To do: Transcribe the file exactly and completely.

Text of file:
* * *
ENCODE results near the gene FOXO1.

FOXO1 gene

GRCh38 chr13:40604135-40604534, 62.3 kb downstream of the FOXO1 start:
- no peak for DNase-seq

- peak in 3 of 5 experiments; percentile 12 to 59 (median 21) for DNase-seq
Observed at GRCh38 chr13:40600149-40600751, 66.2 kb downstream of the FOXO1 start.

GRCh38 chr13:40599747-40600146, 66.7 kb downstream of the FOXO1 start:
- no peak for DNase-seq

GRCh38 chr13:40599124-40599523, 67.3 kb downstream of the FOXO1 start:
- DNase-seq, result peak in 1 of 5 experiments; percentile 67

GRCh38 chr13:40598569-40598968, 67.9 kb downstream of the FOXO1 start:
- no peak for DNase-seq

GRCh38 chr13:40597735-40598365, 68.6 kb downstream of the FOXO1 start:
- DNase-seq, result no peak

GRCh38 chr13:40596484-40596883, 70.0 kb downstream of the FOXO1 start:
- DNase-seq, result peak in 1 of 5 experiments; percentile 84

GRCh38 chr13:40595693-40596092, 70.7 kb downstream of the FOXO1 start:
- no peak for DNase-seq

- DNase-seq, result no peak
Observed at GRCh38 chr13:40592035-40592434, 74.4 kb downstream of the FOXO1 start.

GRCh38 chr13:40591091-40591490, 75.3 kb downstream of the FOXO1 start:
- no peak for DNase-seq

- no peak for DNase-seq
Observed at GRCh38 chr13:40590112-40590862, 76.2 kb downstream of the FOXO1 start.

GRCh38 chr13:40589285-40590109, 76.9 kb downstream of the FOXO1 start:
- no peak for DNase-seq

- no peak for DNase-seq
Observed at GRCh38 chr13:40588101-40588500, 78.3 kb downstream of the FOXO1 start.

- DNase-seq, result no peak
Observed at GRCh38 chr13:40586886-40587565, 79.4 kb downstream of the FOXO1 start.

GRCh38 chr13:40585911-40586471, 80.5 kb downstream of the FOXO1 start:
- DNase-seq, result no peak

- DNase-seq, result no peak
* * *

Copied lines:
ENCODE results near the gene FOXO1.

FOXO1 gene

GRCh38 chr13:40604135-40604534, 62.3 kb downstream of the FOXO1 start:
- no peak for DNase-seq

- peak in 3 of 5 experiments; percentile 12 to 59 (median 21) for DNase-seq
Observed at GRCh38 chr13:40600149-40600751, 66.2 kb downstream of the FOXO1 start.

GRCh38 chr13:40599747-40600146, 66.7 kb downstream of the FOXO1 start:
- no peak for DNase-seq

GRCh38 chr13:40599124-40599523, 67.3 kb downstream of the FOXO1 start:
- DNase-seq, result peak in 1 of 5 experiments; percentile 67

GRCh38 chr13:40598569-40598968, 67.9 kb downstream of the FOXO1 start:
- no peak for DNase-seq

GRCh38 chr13:40597735-40598365, 68.6 kb downstream of the FOXO1 start:
- DNase-seq, result no peak

GRCh38 chr13:40596484-40596883, 70.0 kb downstream of the FOXO1 start:
- DNase-seq, result peak in 1 of 5 experiments; percentile 84

GRCh38 chr13:40595693-40596092, 70.7 kb downstream of the FOXO1 start:
- no peak for DNase-seq

- DNase-seq, result no peak
Observed at GRCh38 chr13:40592035-40592434, 74.4 kb downstream of the FOXO1 start.

GRCh38 chr13:40591091-40591490, 75.3 kb downstream of the FOXO1 start:
- no peak for DNase-seq

- no peak for DNase-seq
Observed at GRCh38 chr13:40590112-40590862, 76.2 kb downstream of the FOXO1 start.

GRCh38 chr13:40589285-40590109, 76.9 kb downstream of the FOXO1 start:
- no peak for DNase-seq

- no peak for DNase-seq
Observed at GRCh38 chr13:40588101-40588500, 78.3 kb downstream of the FOXO1 start.

- DNase-seq, result no peak
Observed at GRCh38 chr13:40586886-40587565, 79.4 kb downstream of the FOXO1 start.

GRCh38 chr13:40585911-40586471, 80.5 kb downstream of the FOXO1 start:
- DNase-seq, result no peak

- DNase-seq, result no peak